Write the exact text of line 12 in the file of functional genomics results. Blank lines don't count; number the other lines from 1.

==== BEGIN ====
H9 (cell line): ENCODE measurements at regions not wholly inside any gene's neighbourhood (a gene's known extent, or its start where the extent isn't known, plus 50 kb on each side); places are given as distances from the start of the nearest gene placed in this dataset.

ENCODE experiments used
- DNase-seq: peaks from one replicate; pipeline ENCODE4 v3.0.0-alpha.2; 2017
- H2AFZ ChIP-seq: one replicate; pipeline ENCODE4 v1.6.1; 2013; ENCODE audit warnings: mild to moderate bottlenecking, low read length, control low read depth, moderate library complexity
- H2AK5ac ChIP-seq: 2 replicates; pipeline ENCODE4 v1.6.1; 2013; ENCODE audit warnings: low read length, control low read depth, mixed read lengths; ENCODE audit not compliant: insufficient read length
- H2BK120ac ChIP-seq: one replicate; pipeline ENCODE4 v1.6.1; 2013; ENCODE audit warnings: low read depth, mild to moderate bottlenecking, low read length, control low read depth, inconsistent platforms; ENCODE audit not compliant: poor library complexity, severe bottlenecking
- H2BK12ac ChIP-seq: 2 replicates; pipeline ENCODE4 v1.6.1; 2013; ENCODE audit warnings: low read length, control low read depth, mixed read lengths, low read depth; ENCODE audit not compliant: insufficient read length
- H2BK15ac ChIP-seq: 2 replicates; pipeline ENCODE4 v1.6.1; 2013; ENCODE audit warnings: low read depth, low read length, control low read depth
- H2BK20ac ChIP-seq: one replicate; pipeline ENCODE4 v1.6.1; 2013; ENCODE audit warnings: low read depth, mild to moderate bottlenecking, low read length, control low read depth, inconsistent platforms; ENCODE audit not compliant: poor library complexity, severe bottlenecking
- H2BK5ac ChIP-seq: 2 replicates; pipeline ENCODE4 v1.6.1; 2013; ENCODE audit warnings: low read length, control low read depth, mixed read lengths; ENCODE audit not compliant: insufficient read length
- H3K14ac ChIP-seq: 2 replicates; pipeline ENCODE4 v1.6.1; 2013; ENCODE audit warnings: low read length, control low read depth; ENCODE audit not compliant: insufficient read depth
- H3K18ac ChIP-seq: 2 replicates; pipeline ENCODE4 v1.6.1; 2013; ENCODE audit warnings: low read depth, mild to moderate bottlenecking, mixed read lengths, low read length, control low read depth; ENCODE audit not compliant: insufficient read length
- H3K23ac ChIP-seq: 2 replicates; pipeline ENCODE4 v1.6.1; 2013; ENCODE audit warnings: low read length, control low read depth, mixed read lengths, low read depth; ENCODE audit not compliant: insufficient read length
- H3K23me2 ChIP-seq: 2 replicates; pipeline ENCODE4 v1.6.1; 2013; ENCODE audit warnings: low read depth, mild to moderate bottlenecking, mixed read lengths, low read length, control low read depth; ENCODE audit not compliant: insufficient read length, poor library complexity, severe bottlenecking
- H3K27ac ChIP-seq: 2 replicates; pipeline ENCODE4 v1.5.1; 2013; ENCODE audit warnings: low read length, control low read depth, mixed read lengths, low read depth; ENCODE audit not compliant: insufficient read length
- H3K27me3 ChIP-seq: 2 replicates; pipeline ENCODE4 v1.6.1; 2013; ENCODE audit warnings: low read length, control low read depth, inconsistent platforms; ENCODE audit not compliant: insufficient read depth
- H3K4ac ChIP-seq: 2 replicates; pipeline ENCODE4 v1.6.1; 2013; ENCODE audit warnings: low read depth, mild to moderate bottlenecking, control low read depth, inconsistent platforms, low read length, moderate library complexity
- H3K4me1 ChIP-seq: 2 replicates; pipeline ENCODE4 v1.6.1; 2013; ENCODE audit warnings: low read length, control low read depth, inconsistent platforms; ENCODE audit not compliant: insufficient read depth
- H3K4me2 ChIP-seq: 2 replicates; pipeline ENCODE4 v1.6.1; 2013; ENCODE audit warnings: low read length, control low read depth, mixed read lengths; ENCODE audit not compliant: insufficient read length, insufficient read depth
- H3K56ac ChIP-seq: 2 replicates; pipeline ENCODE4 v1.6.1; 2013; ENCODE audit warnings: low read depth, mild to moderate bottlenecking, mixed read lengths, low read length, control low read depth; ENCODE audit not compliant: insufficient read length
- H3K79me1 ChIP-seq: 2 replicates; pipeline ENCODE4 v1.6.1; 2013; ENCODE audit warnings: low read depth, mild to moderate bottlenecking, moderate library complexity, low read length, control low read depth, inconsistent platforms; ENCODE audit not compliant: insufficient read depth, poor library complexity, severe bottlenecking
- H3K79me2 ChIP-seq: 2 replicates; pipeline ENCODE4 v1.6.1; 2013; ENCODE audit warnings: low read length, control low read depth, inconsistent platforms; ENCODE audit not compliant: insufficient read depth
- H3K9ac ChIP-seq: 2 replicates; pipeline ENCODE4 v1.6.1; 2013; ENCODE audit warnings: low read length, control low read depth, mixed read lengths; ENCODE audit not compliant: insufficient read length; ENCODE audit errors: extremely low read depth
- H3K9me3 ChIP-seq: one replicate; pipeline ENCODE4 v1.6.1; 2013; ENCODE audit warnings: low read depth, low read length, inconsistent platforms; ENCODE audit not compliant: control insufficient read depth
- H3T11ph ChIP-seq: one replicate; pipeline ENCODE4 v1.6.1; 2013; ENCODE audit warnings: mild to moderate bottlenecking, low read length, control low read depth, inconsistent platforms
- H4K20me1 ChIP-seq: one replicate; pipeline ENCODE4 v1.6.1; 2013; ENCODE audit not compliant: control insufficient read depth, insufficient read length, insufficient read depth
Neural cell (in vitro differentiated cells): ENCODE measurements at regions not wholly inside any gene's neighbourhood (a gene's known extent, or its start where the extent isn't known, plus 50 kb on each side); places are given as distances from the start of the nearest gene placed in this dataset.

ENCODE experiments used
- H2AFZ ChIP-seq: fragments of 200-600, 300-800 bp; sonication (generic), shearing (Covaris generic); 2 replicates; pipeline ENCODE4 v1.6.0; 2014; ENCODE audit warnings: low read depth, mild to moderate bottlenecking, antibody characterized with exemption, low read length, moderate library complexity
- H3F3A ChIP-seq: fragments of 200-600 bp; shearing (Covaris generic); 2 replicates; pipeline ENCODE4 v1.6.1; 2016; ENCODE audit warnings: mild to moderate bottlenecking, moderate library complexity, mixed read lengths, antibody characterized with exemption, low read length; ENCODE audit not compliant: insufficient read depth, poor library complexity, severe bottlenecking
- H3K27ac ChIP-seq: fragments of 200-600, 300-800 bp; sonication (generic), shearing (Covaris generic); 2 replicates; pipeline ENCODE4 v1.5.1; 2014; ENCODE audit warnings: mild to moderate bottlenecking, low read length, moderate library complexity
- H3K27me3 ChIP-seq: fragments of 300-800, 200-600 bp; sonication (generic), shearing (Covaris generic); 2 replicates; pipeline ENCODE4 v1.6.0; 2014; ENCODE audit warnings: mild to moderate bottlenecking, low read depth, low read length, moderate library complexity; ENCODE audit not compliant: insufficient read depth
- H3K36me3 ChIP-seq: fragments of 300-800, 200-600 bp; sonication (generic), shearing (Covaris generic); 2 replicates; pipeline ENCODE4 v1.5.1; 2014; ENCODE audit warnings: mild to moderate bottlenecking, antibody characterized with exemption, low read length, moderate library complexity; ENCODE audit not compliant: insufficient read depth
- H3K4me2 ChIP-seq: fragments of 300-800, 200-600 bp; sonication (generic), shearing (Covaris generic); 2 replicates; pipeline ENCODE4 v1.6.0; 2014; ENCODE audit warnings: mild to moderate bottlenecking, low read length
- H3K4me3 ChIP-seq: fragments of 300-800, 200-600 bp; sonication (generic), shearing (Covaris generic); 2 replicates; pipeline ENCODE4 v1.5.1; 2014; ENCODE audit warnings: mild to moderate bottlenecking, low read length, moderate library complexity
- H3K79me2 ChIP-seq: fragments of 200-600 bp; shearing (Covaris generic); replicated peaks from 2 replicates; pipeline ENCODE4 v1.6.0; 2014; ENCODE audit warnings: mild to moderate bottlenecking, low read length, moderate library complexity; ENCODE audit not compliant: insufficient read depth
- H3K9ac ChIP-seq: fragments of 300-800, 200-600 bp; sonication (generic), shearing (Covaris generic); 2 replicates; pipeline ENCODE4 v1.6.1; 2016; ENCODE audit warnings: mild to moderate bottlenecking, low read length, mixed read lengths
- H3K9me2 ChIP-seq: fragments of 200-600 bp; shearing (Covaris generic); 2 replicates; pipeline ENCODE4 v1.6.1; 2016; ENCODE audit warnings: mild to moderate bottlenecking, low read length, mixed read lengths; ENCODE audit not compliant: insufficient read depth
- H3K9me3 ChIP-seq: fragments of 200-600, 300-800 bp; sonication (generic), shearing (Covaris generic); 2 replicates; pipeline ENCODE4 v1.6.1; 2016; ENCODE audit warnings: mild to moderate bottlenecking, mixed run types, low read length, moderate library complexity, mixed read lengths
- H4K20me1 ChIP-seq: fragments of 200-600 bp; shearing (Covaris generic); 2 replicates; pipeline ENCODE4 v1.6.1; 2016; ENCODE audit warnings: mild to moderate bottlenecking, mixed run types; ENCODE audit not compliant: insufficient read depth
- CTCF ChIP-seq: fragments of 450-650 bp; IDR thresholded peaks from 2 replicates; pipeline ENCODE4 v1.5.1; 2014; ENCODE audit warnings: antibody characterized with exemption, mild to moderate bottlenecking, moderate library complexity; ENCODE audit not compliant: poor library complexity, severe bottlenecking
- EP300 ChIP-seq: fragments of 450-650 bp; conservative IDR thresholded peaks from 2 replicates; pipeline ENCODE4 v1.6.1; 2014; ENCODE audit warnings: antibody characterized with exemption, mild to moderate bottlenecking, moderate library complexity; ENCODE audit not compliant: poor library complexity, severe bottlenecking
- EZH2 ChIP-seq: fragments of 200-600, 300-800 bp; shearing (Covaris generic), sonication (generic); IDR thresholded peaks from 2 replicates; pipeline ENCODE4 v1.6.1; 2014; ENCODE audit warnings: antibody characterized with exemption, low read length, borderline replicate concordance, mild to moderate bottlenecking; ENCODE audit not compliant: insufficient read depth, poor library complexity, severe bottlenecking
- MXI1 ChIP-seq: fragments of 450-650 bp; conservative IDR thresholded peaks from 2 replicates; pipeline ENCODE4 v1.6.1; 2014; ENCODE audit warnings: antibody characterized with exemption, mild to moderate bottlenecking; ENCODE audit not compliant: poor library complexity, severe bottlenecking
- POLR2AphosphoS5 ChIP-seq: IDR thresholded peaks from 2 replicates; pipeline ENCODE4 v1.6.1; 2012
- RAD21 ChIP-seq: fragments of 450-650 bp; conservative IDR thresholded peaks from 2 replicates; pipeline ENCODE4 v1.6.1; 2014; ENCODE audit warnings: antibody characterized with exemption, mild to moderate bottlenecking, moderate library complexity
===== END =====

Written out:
- H3K18ac ChIP-seq: 2 replicates; pipeline ENCODE4 v1.6.1; 2013; ENCODE audit warnings: low read depth, mild to moderate bottlenecking, mixed read lengths, low read length, control low read depth; ENCODE audit not compliant: insufficient read length